03705_000_002(Adapted from an April 1985 general conference address. See Ensign, May 1985, pages 30–32.)
In World War II, I was in a military hospital in Africa for a few days with a respiratory infection. The hospital was staffed with native orderlies who were to keep the hospital clean, change the beds, and generally be of help to the patients. Because of the prevalence of malaria and its carrier, the mosquito, we slept under large mosquito nets that hung from the ceiling and covered the whole bed. One night as I went to bed, I slipped my wallet under my pillow and drifted off to sleep.
Some time later in the night I was awakened and startled to feel some hands slipping under my bedclothes. I suspected that a thief was after my wallet. I instinctively grabbed one of the hands and switched on the light. My wallet slipped out from under the pillow. To my surprise, I held the arm of the native boy who was the orderly assigned to clean my room. All he said in defense of his action was, “Don’t worry. I am a disciple.” He could tell from the look on my face that I did not understand. In further explanation, he said simply, “I am a disciple. I am a Christian. I do not want your purse. I was only tucking the mosquito netting around your bed to protect you from the mosquitoes while you slept.” I came to know that this young man was not only a Christian, he was a disciple.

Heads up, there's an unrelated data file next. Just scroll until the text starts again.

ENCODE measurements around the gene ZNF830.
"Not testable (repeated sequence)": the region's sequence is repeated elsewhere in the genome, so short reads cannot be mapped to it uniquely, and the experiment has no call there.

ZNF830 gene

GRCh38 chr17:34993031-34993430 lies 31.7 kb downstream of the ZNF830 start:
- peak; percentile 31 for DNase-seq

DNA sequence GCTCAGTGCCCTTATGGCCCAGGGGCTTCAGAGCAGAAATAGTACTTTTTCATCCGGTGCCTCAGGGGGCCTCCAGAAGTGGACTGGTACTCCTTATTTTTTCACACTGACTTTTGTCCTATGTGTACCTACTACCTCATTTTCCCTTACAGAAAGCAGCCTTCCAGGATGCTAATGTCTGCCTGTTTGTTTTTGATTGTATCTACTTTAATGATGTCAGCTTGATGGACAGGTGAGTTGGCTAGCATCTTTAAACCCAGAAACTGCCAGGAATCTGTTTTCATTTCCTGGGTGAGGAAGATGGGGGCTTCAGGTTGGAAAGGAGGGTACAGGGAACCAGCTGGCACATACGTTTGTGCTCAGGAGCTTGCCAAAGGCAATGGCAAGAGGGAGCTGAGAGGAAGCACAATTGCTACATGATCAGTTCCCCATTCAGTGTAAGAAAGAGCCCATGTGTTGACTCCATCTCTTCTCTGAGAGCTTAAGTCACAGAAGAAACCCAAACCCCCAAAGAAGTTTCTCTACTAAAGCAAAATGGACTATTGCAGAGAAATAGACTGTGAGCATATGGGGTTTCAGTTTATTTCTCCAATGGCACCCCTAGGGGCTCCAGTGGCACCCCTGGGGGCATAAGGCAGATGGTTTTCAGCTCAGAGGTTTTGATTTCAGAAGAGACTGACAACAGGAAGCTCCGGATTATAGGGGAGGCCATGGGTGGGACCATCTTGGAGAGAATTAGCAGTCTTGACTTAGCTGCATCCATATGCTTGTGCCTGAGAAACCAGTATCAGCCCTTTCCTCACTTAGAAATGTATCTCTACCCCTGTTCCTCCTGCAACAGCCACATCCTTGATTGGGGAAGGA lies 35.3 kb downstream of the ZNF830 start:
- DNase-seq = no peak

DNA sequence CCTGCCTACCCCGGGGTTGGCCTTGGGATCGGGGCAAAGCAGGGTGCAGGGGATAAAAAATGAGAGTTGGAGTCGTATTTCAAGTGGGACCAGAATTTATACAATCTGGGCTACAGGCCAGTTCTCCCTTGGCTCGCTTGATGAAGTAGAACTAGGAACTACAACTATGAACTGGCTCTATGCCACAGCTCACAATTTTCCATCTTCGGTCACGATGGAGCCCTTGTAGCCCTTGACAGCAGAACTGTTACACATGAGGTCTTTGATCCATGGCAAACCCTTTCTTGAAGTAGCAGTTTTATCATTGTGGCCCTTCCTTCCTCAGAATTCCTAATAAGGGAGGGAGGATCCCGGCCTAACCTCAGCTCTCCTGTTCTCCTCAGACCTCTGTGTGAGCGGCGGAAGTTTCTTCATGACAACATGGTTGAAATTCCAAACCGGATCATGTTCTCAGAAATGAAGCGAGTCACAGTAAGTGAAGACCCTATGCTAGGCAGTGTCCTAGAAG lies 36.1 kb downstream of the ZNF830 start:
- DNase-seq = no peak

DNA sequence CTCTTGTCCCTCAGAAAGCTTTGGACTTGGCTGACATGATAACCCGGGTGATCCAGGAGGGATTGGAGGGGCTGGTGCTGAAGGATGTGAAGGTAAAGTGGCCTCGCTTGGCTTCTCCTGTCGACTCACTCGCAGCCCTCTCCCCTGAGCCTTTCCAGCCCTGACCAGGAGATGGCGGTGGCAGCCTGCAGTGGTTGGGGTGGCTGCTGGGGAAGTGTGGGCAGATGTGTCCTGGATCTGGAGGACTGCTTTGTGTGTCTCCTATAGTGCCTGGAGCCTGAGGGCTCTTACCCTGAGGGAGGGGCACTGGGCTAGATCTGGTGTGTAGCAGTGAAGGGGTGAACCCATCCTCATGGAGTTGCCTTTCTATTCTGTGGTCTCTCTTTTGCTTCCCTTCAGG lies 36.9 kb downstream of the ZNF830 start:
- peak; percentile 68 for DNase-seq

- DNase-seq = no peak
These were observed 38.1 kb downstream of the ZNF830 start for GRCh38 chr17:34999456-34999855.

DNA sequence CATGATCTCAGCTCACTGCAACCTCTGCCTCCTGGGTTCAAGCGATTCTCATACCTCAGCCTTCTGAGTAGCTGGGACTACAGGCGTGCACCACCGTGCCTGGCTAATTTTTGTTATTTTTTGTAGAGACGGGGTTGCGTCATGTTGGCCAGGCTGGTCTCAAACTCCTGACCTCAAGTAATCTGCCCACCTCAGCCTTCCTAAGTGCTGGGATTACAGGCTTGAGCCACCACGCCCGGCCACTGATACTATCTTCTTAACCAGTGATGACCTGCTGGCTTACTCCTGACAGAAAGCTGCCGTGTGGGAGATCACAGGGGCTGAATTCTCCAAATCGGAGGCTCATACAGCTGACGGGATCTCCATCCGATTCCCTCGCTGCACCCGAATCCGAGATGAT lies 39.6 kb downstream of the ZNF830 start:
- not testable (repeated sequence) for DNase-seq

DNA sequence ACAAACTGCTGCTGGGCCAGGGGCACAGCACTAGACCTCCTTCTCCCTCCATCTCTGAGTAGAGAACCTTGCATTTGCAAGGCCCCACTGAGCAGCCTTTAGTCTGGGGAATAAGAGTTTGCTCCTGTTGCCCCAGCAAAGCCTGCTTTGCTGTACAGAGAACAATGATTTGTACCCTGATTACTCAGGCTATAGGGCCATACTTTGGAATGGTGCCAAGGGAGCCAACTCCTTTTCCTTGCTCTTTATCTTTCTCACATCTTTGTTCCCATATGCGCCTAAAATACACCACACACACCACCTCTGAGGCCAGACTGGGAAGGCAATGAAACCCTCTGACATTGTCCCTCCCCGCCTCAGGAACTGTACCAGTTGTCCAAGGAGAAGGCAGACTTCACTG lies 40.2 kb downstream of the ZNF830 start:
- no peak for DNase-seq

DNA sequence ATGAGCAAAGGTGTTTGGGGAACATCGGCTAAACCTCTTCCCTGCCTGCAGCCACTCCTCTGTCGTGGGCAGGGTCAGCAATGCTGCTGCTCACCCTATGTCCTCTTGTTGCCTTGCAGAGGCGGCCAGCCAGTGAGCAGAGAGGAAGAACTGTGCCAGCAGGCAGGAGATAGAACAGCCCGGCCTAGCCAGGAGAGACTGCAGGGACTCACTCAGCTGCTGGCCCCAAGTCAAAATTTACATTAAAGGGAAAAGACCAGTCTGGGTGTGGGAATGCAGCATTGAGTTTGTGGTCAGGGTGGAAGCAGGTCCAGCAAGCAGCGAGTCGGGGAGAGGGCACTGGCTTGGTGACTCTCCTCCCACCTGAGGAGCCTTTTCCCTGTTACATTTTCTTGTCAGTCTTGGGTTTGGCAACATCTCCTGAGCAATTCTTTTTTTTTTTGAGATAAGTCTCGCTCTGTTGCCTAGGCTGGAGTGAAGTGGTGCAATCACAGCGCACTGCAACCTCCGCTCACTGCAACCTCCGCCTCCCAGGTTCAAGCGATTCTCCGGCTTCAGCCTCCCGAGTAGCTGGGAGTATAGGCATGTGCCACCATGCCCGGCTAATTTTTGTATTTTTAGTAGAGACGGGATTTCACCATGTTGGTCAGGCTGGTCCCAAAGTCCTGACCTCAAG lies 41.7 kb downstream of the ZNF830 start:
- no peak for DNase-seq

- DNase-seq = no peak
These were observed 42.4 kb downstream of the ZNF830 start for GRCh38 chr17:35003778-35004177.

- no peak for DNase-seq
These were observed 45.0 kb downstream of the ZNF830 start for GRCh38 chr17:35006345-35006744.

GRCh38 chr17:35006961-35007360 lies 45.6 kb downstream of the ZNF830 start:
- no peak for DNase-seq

True disciples are those who go beyond simply believing. They act out their belief and follow the Divine Master. Their actions are in harmony with their beliefs. They know who they are. They know what God expects of them. They mirror inner peace and certainty concerning the mission and resurrection of Christ. They hunger and thirst after righteousness. They know that they are here on this earth for a purpose. They understand life after death.
To all I say, “May Christ life thee up, and may … the hope of his glory and of eternal life, rest in your mind forever” (Moro. 9:25).